I’ve just finished reading a book that was recently donated to the Mifsa library, called The Flock by Joan Francis Casey with Lynn Wilson. I will definitely be adding the book to my own library, it was an excellent read. I was expecting another really dated, sensational, riddled with graphic abuse accounts biography but instead found a really lovely depiction of the challenges and joys of multiplicity and integration. I’ve read so much about this topic now that it is really difficult for me to put myself in the shoes of someone who is new to it all. I’ve been trying to think about the book from that perspective to work out if it is one I would recommend as a place to start reading. At the moment my suggestions are First Person Plural by Cameron West, The DID Sourcebook, Got Parts, and Trauma and Recovery for those who can get something out a fairly dense book that is fantastic but written in more clinical language. These all have good descriptions of multiplicity and dissociation and, aside from the last, are reasonably easy to read. Some of the books out there are painfully technical and difficult to read, some have clearly been written by and for clinicians and are filled with terms like ‘dissociated identity is a failure to achieve crucial developmental goals’ which is a perfectly valid and interesting perspective but worded in a way that makes my teeth ache. I don’t think we need to throw around terms like failure when there’s less painful ways of describing the same process.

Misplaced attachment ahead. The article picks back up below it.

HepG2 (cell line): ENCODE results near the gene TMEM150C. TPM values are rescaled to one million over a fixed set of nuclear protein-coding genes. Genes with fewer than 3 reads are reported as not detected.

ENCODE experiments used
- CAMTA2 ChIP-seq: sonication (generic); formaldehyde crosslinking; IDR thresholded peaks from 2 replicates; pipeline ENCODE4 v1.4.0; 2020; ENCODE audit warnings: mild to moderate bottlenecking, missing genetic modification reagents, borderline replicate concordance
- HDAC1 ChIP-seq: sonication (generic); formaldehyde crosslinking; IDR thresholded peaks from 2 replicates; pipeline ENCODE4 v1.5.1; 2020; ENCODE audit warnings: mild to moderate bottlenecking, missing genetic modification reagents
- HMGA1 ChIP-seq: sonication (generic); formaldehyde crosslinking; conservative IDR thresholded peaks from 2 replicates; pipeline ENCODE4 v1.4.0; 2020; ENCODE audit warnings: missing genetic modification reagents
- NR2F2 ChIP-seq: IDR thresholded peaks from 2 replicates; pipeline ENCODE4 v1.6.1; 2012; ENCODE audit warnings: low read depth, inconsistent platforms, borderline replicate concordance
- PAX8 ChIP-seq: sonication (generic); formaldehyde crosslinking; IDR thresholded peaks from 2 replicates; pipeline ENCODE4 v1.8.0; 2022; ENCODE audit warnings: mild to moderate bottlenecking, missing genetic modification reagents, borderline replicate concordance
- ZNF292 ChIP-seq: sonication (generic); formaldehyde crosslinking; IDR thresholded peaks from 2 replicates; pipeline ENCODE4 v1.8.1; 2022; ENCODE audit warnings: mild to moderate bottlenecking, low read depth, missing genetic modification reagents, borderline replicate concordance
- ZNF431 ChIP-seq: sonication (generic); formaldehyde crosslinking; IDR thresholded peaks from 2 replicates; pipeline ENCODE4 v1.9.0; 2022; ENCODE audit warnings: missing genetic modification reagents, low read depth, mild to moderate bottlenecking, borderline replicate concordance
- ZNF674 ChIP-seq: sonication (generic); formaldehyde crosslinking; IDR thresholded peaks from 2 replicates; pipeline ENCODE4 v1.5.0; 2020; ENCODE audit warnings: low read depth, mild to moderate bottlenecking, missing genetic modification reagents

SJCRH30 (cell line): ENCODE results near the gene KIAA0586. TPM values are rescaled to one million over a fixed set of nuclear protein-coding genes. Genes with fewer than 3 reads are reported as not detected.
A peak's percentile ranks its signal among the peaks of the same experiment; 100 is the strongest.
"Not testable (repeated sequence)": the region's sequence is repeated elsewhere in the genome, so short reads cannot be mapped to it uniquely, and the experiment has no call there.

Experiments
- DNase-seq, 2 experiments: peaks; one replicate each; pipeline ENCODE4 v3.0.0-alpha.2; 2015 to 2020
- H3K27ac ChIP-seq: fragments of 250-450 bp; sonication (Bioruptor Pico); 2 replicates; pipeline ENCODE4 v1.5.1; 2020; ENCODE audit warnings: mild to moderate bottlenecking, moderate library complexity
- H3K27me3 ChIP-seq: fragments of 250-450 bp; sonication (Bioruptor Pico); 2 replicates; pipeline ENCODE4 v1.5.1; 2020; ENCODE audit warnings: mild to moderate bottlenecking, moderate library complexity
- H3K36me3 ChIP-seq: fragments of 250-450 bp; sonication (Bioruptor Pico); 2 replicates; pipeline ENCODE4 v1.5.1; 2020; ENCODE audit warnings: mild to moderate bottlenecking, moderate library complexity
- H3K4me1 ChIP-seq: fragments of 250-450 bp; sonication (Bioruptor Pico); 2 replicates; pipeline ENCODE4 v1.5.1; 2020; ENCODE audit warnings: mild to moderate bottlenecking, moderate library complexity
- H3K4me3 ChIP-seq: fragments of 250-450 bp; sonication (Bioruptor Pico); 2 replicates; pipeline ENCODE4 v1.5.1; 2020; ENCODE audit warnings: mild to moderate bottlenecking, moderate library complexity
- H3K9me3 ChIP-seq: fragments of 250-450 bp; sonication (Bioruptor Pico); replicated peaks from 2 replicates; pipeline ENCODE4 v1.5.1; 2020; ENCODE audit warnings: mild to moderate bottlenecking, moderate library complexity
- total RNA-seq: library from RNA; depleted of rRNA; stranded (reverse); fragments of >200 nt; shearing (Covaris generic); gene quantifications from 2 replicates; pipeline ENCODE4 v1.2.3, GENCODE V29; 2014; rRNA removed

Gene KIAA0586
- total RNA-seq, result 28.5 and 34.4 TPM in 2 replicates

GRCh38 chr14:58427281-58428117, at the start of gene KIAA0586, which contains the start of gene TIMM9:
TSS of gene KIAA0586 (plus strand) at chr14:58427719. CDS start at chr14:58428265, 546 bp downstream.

The biographies, particularly the early ones, are very interesting to read and I’ve found them very useful to inform and provide background to the current understandings of trauma and dissociation but can be pretty hard going. A couple of them have such graphic accounts of abuse that I nearly vomited reading them. Most are sensational, and rely on the severity of the abuse to try to help a disbelieving public wrap their minds around the idea of multiplicity – I know it sounds way out there but look what I’ve come through, it was so extreme that multiplicity makes sense really. I have a certain sympathy for this approach and it certainly does make sense but it also leaves people with the unfortunate idea that multiplicity is only ever the result of the most extreme and sadistic child abuse imaginable.